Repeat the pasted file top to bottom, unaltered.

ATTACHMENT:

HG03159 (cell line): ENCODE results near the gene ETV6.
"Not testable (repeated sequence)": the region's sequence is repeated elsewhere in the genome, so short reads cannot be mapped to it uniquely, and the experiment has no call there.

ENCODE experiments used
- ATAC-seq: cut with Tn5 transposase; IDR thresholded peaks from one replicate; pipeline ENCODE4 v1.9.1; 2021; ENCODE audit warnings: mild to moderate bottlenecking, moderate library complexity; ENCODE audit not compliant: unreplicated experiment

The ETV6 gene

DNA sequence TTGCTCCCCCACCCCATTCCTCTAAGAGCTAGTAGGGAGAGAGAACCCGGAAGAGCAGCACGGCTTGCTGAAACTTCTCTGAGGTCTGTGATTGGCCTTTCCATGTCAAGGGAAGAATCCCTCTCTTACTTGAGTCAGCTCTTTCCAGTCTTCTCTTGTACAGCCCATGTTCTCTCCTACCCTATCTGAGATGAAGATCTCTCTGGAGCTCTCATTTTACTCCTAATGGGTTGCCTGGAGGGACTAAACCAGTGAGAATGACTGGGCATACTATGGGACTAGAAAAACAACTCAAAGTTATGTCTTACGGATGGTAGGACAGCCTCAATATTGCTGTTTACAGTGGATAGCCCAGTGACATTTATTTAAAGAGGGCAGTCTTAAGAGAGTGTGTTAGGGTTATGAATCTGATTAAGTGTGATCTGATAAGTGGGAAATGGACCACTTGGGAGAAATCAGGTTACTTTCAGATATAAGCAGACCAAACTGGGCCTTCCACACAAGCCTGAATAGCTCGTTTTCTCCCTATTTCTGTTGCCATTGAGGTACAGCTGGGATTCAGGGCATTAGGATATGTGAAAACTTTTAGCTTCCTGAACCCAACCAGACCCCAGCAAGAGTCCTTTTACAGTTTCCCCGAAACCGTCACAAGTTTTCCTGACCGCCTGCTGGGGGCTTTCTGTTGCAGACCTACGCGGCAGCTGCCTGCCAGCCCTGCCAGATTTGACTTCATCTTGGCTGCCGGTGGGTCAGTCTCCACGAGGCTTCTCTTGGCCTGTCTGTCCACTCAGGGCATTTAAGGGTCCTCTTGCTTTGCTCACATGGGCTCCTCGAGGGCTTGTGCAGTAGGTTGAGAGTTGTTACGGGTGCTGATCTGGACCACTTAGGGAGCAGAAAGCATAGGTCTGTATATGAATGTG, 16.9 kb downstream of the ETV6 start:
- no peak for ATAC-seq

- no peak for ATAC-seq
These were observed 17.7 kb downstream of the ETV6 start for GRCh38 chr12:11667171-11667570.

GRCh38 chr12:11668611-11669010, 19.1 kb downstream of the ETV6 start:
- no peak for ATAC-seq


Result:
HG03159 (cell line): ENCODE results near the gene ETV6.
"Not testable (repeated sequence)": the region's sequence is repeated elsewhere in the genome, so short reads cannot be mapped to it uniquely, and the experiment has no call there.

ENCODE experiments used
- ATAC-seq: cut with Tn5 transposase; IDR thresholded peaks from one replicate; pipeline ENCODE4 v1.9.1; 2021; ENCODE audit warnings: mild to moderate bottlenecking, moderate library complexity; ENCODE audit not compliant: unreplicated experiment

The ETV6 gene

DNA sequence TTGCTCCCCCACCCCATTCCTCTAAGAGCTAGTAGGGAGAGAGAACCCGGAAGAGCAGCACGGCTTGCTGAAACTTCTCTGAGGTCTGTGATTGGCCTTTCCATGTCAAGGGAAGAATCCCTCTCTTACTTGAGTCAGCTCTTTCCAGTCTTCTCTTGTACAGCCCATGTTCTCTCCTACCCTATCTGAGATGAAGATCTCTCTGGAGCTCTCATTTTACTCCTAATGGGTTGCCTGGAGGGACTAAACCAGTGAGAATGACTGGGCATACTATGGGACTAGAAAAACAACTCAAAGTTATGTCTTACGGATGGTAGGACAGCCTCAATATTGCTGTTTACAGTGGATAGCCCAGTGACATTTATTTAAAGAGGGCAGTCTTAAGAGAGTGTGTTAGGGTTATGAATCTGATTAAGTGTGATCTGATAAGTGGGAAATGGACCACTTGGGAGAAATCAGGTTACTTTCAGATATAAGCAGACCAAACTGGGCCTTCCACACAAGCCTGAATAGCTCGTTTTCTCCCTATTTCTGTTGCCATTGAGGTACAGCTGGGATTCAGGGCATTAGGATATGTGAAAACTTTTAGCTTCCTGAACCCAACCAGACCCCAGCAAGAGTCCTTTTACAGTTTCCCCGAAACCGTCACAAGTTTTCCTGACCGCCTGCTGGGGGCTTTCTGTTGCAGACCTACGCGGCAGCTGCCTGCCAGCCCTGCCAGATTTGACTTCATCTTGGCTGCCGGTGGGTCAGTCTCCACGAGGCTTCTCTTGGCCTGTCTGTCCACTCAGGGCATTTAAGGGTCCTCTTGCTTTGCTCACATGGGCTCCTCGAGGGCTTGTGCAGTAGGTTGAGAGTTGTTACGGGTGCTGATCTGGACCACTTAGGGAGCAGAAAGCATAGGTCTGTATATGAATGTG, 16.9 kb downstream of the ETV6 start:
- no peak for ATAC-seq

- no peak for ATAC-seq
These were observed 17.7 kb downstream of the ETV6 start for GRCh38 chr12:11667171-11667570.

GRCh38 chr12:11668611-11669010, 19.1 kb downstream of the ETV6 start:
- no peak for ATAC-seq